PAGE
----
1967 Ferrari 275 GTS/4 NART Spyder

By: James Elliot, Photography by: James Lipman

Ferrari 275 NART Spyder Ferrari 275 NART Spyder Ferrari 275 NART Spyder
Ferrari 275 NART Spyder Ferrari 275 NART Spyder Ferrari 275 NART Spyder
Ferrari 275 NART Spyder Ferrari 275 NART Spyder Ferrari 275 NART Spyder
Ferrari 275 NART Spyder Ferrari 275 NART Spyder Ferrari 275 NART Spyder
Ferrari 275 NART Spyder Ferrari 275 NART Spyder Ferrari 275 NART Spyder
Ferrari 275 NART Spyder Ferrari 275 NART Spyder Ferrari 275 NART Spyder
Ferrari 275 NART Spyder Ferrari 275 NART Spyder Ferrari 275 NART Spyder
Ferrari 275 NART Spyder Ferrari 275 NART Spyder Ferrari 275 NART Spyder
Ferrari 275 NART Spyder Ferrari 275 NART Spyder Ferrari 275 NART Spyder
Ferrari 275 NART Spyder Ferrari 275 NART Spyder Ferrari 275 NART Spyder

Taut yet elegant, this exceedingly rare Ferrari 275GTS/4 NART Spyder is perhaps the ultimate embodiement of a sixties gentleman's express...

1967 Ferrari 275 GTS/4 NART Spyder
Ferrari 275 NART Spyder


Ferrari 275 NART


If ever a fleeting celluloid appearance both summarised a car’s personality and seared it into the memory, it was early on in Norman Jewison’s 1968 cars-and-crime showcase The Thomas Crown Affair. Steve McQueen seems to have it all: the looks, the smarts, the cars, the cash, the successful Boston heist behind him and a rosy future ahead. But then his world is turned upside down by the appearance of Faye Dunaway on the sidelines, effortlessly upstaging the King of Cool with her own determined yet laid-back savoir faire. And how should this be manifested? By no more than perching on the deck of a highly exclusive, drop-dead-gorgeous car. The car in question was perfectly fitted to the role: like Dunaway’s character, it was impossibly glamorous and near unattainable. The burgundy Ferrari so impressed McQueen on-set that he had to have one in real life.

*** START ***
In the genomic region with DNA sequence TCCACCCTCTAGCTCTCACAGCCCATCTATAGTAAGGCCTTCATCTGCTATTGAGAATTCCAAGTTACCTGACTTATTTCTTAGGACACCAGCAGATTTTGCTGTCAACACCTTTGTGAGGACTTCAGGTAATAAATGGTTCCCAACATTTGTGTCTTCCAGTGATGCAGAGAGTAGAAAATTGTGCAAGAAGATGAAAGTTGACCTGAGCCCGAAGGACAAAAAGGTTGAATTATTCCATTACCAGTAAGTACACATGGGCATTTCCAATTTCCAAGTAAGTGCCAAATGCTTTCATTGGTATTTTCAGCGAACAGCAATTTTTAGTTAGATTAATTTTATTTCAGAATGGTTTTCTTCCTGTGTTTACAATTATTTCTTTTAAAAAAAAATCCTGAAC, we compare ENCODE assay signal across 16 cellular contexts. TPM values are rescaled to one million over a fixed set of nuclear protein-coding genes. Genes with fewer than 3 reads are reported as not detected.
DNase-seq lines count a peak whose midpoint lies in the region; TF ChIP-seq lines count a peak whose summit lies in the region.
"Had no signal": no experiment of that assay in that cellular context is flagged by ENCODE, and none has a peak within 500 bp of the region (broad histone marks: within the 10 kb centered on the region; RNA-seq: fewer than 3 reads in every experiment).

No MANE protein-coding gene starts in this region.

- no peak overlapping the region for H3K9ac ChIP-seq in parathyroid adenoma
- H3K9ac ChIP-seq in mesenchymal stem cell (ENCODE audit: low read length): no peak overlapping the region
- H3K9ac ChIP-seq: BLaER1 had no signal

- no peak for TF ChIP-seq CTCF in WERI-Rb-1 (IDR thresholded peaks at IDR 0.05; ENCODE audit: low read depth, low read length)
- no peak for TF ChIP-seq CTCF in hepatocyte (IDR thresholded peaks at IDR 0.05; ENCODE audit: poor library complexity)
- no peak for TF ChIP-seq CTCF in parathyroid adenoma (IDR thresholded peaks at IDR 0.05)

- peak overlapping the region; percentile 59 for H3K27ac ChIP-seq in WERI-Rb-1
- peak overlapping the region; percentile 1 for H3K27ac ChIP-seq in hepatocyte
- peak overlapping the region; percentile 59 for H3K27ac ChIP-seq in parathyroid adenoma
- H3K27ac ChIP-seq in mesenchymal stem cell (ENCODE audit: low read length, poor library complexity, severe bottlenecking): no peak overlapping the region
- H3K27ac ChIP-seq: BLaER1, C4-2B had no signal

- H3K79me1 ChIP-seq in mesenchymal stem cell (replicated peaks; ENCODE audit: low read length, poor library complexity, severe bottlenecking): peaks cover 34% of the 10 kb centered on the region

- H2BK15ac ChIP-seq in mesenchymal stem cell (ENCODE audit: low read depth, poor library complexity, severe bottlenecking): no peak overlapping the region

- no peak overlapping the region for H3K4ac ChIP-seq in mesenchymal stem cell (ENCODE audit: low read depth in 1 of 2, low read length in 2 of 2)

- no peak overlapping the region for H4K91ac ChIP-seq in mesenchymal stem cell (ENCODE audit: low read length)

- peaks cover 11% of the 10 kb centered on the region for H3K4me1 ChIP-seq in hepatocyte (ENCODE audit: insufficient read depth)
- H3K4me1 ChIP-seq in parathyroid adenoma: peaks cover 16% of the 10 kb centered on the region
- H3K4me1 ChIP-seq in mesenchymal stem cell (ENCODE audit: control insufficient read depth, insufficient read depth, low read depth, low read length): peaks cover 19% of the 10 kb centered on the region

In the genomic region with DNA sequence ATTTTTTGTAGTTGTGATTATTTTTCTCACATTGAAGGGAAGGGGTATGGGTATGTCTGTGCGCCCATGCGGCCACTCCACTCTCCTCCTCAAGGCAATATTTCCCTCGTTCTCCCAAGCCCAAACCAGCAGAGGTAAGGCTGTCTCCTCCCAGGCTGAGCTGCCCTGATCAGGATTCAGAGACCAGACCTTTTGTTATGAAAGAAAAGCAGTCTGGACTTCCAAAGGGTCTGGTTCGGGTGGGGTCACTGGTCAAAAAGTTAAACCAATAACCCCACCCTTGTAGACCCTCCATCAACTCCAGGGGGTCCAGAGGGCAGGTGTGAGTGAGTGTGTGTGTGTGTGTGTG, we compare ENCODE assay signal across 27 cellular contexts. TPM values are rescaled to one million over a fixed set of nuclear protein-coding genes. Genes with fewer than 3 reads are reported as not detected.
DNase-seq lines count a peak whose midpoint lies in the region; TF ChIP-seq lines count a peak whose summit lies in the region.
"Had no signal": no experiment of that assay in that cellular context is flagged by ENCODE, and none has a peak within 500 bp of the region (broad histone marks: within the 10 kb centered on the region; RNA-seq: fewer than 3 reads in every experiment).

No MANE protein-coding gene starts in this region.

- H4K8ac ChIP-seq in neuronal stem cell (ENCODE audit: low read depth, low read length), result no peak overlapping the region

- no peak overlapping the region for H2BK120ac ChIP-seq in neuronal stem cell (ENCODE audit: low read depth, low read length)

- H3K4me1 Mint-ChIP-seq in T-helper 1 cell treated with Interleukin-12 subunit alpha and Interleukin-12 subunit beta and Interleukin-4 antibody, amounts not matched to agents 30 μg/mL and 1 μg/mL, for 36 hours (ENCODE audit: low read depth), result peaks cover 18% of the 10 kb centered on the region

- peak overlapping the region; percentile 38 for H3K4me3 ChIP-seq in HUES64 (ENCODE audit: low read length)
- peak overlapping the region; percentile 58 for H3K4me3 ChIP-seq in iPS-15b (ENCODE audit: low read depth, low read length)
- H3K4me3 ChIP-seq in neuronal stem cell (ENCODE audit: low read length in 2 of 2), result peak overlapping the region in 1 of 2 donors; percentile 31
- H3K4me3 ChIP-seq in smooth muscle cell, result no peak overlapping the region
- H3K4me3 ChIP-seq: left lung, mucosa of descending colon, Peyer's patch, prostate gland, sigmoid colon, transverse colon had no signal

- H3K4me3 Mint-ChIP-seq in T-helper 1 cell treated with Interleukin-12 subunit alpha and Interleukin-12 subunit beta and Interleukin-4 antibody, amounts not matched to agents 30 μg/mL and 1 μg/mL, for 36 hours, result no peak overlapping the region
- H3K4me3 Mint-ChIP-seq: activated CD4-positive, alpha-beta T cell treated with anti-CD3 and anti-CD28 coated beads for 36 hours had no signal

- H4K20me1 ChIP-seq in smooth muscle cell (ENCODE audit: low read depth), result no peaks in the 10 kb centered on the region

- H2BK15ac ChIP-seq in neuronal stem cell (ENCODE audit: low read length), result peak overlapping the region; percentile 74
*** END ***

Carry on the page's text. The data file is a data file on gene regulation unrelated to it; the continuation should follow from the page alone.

We’re speaking of a Ferrari 275 GTS/4 NART Spyder, the chopped version of the 250-succeeding 275 GTB/4. It was one of just 10 built – two of which were alloy-bodied – and, as the NART (North American Racing Team) tag suggests, the brainchild of US Ferrari importer Luigi Chinetti. The foundation for this spectacular drop-top was the hourglass-figure 275 GTB. The long-nosed, short-tailed gran turismo started life as a Pininfarina-penned two-seater coupé surrounding a 3286cc development of Colombo’s captivating V12. It also introduced the combined rear axle and five-speed transmission that was to become such a staple. Launched in 1964, it was soon joined by a dowdy-in-comparison open-top effort. In 1966, the four-cam, six-carburettor version came into being, wearing a reworked, Scaglietti-built bodyshell.